The designation would take up all but a tiny sliver of Pendleton’s beachfront-a crucial area given that the Marines specialize in amphibious warfare.

“If you take all the training area that we have on the continental United States for the military, it accounts to less than 1% of the total land mass,” Inhofe told HUMAN EVENTS. The senator has a simple solution to the problem caused when environmentalists try to close even these areas for training: He would like to exempt all military training land from environmental laws.

But because even such a commonsense proposal will probably face significant opposition in Congress, the Pentagon is asking instead for just a minimal amount of leeway. Last year, the Pentagon sought limited relaxation of several environmental laws including the ESA, but Congress rejected the requests. It did grant the U.S. military a one-year exemption from the Migratory Bird Treaty Act, however. This year, the military is trying again, with the support of Inhofe, who also serves on the Senate Armed Services Committee.

“We will seek legislative clarification and relief only where required combat training activities are impacted,” Lt. Gen. Kelly wrote in his report. “Of the five large federal land-holding agencies, the Department of Defense land holdings are the smallest. Conversely, Department of Defense lands have more federally listed threatened or endangered species than any other federal land-holding agency.”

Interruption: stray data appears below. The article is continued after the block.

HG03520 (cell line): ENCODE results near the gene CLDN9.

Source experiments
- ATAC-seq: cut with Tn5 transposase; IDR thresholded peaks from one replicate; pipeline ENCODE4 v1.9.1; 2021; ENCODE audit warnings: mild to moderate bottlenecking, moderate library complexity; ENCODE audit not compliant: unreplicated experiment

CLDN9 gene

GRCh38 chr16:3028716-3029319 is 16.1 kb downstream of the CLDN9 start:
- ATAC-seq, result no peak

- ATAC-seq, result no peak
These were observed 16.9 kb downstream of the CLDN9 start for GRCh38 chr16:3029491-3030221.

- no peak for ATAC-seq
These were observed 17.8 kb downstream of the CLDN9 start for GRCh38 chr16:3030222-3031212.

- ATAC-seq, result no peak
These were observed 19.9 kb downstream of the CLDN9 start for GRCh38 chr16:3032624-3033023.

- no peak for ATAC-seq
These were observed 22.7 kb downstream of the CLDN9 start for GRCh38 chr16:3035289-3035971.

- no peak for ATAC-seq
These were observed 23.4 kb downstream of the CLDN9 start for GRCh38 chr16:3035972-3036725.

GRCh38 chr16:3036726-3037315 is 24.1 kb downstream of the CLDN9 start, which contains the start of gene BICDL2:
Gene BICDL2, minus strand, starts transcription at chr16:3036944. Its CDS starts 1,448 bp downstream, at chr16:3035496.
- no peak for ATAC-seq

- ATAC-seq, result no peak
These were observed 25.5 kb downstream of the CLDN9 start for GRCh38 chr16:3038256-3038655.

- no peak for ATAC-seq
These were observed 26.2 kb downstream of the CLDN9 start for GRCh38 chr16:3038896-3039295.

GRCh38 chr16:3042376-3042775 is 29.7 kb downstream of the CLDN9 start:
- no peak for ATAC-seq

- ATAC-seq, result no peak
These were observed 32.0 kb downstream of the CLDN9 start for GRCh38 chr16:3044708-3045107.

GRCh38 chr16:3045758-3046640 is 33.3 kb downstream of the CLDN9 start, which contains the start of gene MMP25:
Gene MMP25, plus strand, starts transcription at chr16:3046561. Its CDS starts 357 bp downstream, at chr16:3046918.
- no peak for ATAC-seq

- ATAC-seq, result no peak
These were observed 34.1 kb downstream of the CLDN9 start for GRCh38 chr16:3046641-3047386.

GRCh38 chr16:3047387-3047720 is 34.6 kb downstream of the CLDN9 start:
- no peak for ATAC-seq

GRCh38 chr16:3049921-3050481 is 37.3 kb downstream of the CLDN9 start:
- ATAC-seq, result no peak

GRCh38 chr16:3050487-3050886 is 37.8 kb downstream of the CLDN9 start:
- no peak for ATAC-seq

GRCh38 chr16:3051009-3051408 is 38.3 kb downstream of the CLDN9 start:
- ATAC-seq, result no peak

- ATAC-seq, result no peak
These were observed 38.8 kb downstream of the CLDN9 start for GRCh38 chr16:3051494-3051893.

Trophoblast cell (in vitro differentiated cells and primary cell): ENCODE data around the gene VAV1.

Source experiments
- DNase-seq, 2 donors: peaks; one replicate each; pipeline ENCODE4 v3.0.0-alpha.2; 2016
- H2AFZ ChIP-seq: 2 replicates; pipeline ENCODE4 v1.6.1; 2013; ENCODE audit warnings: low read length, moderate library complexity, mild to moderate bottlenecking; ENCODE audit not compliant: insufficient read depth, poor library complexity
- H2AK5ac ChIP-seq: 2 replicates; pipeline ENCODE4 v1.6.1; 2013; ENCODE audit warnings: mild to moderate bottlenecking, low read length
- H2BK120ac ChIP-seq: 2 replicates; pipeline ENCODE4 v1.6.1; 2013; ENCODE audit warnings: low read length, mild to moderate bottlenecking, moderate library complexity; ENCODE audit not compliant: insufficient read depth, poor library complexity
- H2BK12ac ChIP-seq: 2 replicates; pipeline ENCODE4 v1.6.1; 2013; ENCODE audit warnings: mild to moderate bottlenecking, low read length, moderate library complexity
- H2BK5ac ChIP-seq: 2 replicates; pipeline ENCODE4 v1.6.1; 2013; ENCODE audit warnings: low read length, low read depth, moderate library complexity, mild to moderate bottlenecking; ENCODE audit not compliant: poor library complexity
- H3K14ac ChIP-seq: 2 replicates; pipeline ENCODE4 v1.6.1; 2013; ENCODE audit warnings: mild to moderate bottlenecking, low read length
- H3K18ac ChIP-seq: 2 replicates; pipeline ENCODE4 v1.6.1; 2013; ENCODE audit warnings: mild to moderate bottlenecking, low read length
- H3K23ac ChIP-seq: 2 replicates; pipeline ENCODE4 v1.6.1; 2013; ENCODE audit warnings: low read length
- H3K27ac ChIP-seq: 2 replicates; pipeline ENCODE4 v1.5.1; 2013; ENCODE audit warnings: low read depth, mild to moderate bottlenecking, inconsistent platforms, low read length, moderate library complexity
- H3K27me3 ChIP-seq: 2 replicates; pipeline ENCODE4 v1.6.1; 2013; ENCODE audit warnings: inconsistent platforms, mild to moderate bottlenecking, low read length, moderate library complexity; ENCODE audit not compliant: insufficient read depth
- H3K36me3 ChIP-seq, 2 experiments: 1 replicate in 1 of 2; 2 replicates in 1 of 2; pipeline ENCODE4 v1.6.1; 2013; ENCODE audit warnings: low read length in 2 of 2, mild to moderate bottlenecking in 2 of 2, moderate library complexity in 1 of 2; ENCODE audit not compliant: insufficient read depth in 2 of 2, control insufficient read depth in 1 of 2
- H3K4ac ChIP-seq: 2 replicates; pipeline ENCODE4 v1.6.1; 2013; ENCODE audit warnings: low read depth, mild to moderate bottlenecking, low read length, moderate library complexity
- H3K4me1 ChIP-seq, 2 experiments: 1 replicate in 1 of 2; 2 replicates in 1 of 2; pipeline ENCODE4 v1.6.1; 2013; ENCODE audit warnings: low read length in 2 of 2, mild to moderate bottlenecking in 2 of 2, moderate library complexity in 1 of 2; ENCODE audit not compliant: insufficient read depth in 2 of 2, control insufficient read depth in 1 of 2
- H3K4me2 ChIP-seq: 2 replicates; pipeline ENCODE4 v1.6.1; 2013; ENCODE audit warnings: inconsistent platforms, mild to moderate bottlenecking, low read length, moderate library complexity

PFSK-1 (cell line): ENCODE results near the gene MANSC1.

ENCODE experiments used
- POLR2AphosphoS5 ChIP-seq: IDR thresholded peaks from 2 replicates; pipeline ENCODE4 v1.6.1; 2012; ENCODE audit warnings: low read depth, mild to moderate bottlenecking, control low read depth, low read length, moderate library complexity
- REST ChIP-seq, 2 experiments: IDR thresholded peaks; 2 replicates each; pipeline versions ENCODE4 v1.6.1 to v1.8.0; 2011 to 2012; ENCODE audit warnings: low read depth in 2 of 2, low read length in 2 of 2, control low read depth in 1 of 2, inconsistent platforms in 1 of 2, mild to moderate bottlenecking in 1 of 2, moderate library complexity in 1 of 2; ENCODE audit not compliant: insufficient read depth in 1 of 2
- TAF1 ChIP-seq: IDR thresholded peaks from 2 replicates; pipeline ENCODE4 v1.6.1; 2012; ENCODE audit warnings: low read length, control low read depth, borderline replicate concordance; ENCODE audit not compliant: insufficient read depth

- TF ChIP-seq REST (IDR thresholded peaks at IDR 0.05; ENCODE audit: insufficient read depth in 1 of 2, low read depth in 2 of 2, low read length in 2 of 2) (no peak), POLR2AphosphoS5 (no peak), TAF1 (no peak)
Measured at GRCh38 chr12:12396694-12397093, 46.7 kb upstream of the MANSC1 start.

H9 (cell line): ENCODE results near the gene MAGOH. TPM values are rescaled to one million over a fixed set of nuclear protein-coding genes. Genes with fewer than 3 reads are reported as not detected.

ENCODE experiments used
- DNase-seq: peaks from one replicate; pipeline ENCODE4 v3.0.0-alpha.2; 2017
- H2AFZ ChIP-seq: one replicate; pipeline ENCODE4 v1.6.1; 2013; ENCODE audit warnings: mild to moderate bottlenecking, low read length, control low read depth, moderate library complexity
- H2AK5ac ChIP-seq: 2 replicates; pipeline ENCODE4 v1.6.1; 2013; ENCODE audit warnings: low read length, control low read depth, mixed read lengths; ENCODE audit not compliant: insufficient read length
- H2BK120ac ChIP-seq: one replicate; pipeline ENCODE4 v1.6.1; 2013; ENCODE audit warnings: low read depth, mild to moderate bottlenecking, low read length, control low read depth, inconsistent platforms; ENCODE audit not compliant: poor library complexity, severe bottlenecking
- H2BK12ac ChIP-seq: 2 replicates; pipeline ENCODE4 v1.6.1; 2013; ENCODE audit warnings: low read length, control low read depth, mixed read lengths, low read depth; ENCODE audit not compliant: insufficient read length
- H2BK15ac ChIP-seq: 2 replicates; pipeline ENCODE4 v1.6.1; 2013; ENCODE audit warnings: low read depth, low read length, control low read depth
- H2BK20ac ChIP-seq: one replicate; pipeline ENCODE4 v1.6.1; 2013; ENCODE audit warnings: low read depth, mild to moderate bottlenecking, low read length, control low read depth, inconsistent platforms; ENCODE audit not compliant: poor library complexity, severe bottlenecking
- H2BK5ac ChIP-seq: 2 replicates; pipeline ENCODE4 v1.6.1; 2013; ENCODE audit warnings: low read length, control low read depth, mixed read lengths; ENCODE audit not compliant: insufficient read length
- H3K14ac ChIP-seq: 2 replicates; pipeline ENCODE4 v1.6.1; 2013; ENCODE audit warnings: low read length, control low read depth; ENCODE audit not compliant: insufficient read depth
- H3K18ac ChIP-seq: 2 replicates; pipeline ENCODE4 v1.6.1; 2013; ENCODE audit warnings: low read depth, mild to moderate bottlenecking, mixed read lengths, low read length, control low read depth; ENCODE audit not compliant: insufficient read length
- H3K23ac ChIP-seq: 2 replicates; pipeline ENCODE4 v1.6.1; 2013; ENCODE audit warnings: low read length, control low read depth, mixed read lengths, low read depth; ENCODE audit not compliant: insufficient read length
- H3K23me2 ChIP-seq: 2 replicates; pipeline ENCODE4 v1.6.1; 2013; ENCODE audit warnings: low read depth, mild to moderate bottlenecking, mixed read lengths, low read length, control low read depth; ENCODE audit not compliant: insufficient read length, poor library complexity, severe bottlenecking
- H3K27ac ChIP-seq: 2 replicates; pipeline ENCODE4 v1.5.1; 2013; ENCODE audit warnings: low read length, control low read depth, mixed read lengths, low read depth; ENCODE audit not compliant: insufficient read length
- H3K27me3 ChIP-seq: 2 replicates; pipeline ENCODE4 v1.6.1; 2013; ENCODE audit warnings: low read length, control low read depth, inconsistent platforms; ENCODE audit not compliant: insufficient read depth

Inhofe wants to go beyond the Pentagon’s request. “We need to do considerably more,” he said. But he will face an uphill battle because a number of environmentalist Republican senators are likely to be on the other side.

Pendleton already operates under severe environmental restrictions without the critical habitat designations. “There are 17 miles of beach at Camp Pendleton,” said Kelly. “Due to environmental restrictions and encroachment from other sources, including I-5 that runs parallel to the beach, only 1,500 meters of beach (Red Beach) is available to practice amphibious landings and movement from the beach using the full range of Marine Corps combat vehicles and equipment.”

But even Red Beach suffers from “natural and cultural resource restrictions,” he said. “At Red Beach, only two Landing Craft Air Cushion (LCAC) vehicles can come ashore simultaneously. All military vehicles that come ashore during an amphibious landing are restricted to designated roads.”

“Training is not realistic,” the general included.

Marines trained freely at Camp Pendleton during World War II before they made the amphibious landings in the Pacific that led to the defeat of Japan. But that was in the days before environmentalist lawsuits.

Written By

Mr. D'Agostino, former associate editor of HUMAN EVENTS, is vice president for Communications at the Population Research Institute.